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February 1, 2010

European shipyards to investigate Korean pricing

Some European shipbuilders, it seems, still see their problems as including artificially low pricing by Korea.

In view of what it calls "cases of unrealistically low offer prices in the shipbuilding market" and complaints by several members, CESA (the Community of European Shipyard Associations) is to establish a cost investigation procedure to "assess realistic production costs for what seem to be irrationally low-priced contracts."

CESA says the investigation will involve experts from the field and take the concrete project specification as well as the specific conditions of the respective builder into account. Only contracts for which European yards have tendered will be taken into consideration. Should the results indicate that the reported contract price is substantial below the estimated cost, CESA will contact both customer and builder for comments.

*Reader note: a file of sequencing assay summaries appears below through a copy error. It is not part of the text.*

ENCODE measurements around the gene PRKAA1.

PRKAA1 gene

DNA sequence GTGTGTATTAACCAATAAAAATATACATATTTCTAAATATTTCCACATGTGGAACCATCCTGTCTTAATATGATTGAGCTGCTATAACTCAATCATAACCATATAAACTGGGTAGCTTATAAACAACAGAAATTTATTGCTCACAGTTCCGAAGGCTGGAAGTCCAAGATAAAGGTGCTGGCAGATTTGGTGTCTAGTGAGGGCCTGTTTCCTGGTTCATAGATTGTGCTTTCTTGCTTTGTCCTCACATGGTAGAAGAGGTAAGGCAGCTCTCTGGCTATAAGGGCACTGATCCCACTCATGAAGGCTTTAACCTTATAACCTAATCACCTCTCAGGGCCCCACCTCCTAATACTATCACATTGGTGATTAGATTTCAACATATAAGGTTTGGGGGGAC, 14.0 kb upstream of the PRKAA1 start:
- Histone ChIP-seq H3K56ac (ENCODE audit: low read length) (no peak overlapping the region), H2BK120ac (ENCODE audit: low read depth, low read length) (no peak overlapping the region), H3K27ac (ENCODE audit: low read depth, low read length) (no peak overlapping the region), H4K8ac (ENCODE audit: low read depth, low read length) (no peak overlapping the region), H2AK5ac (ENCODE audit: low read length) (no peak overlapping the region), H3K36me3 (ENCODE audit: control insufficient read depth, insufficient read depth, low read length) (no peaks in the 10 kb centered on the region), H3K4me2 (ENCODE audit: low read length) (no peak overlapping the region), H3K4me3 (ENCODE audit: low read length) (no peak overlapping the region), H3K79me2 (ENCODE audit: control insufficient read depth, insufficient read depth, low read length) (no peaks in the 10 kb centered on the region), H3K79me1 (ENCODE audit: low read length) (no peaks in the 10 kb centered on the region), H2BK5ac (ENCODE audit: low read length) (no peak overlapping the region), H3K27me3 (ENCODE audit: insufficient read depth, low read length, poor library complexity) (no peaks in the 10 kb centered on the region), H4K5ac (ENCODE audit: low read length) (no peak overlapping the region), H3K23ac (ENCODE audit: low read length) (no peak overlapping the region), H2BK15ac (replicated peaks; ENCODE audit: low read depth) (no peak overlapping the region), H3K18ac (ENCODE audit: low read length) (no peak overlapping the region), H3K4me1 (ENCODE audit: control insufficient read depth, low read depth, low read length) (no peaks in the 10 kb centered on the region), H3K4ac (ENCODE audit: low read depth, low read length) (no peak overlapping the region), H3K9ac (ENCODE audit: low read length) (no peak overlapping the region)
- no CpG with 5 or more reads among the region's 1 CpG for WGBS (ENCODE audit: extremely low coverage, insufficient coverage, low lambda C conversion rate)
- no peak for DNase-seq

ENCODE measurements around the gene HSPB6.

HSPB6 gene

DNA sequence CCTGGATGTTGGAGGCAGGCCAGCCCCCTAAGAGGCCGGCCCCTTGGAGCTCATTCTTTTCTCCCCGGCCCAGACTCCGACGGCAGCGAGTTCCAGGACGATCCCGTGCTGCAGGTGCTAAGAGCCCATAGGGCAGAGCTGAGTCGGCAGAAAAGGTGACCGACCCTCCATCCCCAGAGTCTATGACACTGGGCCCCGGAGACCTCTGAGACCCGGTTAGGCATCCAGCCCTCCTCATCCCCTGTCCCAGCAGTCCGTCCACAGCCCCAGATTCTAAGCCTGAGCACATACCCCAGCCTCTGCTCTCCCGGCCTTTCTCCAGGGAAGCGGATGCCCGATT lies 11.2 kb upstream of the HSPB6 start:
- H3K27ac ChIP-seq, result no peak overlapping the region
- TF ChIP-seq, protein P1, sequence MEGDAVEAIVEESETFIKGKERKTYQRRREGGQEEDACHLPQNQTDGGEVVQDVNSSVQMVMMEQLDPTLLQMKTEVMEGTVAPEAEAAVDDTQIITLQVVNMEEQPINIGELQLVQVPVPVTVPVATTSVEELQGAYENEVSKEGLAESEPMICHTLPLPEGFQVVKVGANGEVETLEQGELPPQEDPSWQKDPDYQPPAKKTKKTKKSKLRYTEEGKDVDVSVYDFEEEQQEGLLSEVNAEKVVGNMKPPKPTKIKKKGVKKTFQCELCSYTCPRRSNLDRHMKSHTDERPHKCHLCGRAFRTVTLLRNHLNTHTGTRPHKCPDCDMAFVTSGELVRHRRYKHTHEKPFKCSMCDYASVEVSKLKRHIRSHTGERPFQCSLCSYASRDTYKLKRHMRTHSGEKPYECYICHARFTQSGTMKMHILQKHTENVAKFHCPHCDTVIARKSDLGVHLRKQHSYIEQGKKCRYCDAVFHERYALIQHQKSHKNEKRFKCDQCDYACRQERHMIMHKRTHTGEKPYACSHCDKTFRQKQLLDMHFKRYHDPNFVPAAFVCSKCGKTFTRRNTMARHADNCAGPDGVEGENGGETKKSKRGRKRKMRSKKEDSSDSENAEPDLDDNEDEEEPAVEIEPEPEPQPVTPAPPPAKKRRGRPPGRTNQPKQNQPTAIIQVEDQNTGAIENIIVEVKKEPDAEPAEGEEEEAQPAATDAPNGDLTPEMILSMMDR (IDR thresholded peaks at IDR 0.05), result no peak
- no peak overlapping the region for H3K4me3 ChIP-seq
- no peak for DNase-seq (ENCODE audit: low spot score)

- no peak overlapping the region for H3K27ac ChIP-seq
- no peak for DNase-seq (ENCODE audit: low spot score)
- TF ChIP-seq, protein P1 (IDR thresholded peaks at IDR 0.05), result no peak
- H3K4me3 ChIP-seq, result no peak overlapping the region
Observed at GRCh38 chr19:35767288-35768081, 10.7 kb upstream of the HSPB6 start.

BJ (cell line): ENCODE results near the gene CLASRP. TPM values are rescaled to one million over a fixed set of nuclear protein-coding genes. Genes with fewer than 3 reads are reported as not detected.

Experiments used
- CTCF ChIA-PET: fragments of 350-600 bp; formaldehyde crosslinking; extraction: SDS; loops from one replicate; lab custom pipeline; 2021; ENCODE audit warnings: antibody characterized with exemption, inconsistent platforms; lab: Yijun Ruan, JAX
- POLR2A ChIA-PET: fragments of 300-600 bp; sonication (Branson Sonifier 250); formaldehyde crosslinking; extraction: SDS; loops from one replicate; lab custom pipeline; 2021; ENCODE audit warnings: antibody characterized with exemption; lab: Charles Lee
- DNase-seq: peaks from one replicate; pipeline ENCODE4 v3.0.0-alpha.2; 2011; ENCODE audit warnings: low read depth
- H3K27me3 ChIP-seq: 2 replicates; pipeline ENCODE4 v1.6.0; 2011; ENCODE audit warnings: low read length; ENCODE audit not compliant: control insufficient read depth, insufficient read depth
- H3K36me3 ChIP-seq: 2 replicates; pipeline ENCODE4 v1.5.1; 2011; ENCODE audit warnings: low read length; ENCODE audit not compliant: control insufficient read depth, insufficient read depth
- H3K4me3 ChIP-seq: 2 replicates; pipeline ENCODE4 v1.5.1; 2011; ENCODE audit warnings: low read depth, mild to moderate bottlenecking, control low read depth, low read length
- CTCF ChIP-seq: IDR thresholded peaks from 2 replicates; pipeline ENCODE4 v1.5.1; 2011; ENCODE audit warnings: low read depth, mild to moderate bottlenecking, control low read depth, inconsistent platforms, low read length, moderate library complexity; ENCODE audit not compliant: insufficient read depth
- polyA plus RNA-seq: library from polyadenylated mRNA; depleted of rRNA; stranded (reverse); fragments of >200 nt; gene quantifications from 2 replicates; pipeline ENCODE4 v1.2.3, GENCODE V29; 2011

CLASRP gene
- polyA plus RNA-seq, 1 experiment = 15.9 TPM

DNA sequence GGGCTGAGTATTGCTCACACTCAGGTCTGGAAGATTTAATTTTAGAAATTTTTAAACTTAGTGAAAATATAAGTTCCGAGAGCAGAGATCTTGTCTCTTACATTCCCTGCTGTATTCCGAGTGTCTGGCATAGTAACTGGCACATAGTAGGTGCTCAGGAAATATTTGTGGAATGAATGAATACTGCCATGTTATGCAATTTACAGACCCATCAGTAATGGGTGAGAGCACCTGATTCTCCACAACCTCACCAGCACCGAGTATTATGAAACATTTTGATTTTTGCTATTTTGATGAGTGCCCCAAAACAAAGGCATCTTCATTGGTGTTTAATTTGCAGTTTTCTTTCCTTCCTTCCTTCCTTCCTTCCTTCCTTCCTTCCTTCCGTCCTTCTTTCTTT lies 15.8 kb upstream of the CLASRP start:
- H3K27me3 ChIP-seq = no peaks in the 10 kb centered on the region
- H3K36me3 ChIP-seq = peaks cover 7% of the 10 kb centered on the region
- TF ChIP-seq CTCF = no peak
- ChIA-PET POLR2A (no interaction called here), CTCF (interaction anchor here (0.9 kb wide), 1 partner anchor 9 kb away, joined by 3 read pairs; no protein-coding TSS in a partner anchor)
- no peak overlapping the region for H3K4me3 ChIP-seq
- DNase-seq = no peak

"Should, in such a case, the construction be located in the Republic of Korea," says the association,"CESA will formally file a complaint with the European Commission, referring to Article 3 of the so-called 'Agreed Minutes.' Under this binding bi-lateral agreement, the Korean Government agrees that the level of ship prices shall reflect all the factors of costs according to the definition of a normal value under the WTO Antidumping Agreement. CESA will seek clarification on the basis of this commitment through the consultation process established by the Agreed Minutes. Should the consultations confirm serious shortcomings on the implementation of commitments by Korea, an impact on the ongoing ratification process of the Free Trade Agreement between the European Union and the Republic of Korea might be expected."

CESA says it is taking these steps to contribute to a stabilization of the market.

"A sharp decline in market prices, particularly if these are unsustainable in comparison to production costs, would be detrimental also to shipowners, as they undermine a market correction on the supply side," says CESA. "Unrealistic price levels also reduce the value of the existing fleet affecting the refinancing options for owners."


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